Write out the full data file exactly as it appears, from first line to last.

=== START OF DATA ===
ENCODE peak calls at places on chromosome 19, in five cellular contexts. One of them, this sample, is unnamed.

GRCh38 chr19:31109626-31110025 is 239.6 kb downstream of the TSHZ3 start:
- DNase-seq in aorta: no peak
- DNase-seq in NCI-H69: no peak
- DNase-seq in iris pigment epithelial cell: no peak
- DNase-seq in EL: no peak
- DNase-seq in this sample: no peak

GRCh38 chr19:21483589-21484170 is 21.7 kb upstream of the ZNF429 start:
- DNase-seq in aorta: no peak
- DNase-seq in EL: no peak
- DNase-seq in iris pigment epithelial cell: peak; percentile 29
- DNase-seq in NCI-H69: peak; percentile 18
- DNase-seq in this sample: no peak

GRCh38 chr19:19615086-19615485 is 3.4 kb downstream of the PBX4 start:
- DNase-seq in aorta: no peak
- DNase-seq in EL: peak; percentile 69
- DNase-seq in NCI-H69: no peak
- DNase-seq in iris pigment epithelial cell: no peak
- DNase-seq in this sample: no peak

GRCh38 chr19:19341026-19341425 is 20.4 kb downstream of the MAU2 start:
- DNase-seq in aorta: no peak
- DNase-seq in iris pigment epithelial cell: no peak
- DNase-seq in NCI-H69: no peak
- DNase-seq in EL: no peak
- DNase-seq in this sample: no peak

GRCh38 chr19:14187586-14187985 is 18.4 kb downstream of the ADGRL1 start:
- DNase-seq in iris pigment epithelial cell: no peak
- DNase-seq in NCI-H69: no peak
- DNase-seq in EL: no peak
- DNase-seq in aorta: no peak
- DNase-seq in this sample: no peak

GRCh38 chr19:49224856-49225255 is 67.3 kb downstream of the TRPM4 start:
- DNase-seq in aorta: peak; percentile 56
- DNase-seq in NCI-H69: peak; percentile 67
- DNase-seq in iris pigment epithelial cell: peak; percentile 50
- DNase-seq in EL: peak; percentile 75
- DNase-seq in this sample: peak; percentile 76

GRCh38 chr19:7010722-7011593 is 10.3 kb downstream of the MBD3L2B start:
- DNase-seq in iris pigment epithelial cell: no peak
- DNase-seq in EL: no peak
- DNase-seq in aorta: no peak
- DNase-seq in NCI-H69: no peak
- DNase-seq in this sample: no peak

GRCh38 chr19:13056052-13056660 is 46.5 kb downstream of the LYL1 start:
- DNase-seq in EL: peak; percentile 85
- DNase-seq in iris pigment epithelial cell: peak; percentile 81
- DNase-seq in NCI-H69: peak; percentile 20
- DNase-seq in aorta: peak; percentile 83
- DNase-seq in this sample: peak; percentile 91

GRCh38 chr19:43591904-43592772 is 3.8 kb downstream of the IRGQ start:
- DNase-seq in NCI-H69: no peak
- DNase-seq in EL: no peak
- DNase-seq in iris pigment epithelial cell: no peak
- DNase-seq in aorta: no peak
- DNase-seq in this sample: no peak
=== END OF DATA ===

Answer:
ENCODE peak calls at places on chromosome 19, in five cellular contexts. One of them, this sample, is unnamed.

GRCh38 chr19:31109626-31110025 is 239.6 kb downstream of the TSHZ3 start:
- DNase-seq in aorta: no peak
- DNase-seq in NCI-H69: no peak
- DNase-seq in iris pigment epithelial cell: no peak
- DNase-seq in EL: no peak
- DNase-seq in this sample: no peak

GRCh38 chr19:21483589-21484170 is 21.7 kb upstream of the ZNF429 start:
- DNase-seq in aorta: no peak
- DNase-seq in EL: no peak
- DNase-seq in iris pigment epithelial cell: peak; percentile 29
- DNase-seq in NCI-H69: peak; percentile 18
- DNase-seq in this sample: no peak

GRCh38 chr19:19615086-19615485 is 3.4 kb downstream of the PBX4 start:
- DNase-seq in aorta: no peak
- DNase-seq in EL: peak; percentile 69
- DNase-seq in NCI-H69: no peak
- DNase-seq in iris pigment epithelial cell: no peak
- DNase-seq in this sample: no peak

GRCh38 chr19:19341026-19341425 is 20.4 kb downstream of the MAU2 start:
- DNase-seq in aorta: no peak
- DNase-seq in iris pigment epithelial cell: no peak
- DNase-seq in NCI-H69: no peak
- DNase-seq in EL: no peak
- DNase-seq in this sample: no peak

GRCh38 chr19:14187586-14187985 is 18.4 kb downstream of the ADGRL1 start:
- DNase-seq in iris pigment epithelial cell: no peak
- DNase-seq in NCI-H69: no peak
- DNase-seq in EL: no peak
- DNase-seq in aorta: no peak
- DNase-seq in this sample: no peak

GRCh38 chr19:49224856-49225255 is 67.3 kb downstream of the TRPM4 start:
- DNase-seq in aorta: peak; percentile 56
- DNase-seq in NCI-H69: peak; percentile 67
- DNase-seq in iris pigment epithelial cell: peak; percentile 50
- DNase-seq in EL: peak; percentile 75
- DNase-seq in this sample: peak; percentile 76

GRCh38 chr19:7010722-7011593 is 10.3 kb downstream of the MBD3L2B start:
- DNase-seq in iris pigment epithelial cell: no peak
- DNase-seq in EL: no peak
- DNase-seq in aorta: no peak
- DNase-seq in NCI-H69: no peak
- DNase-seq in this sample: no peak

GRCh38 chr19:13056052-13056660 is 46.5 kb downstream of the LYL1 start:
- DNase-seq in EL: peak; percentile 85
- DNase-seq in iris pigment epithelial cell: peak; percentile 81
- DNase-seq in NCI-H69: peak; percentile 20
- DNase-seq in aorta: peak; percentile 83
- DNase-seq in this sample: peak; percentile 91

GRCh38 chr19:43591904-43592772 is 3.8 kb downstream of the IRGQ start:
- DNase-seq in NCI-H69: no peak
- DNase-seq in EL: no peak
- DNase-seq in iris pigment epithelial cell: no peak
- DNase-seq in aorta: no peak
- DNase-seq in this sample: no peak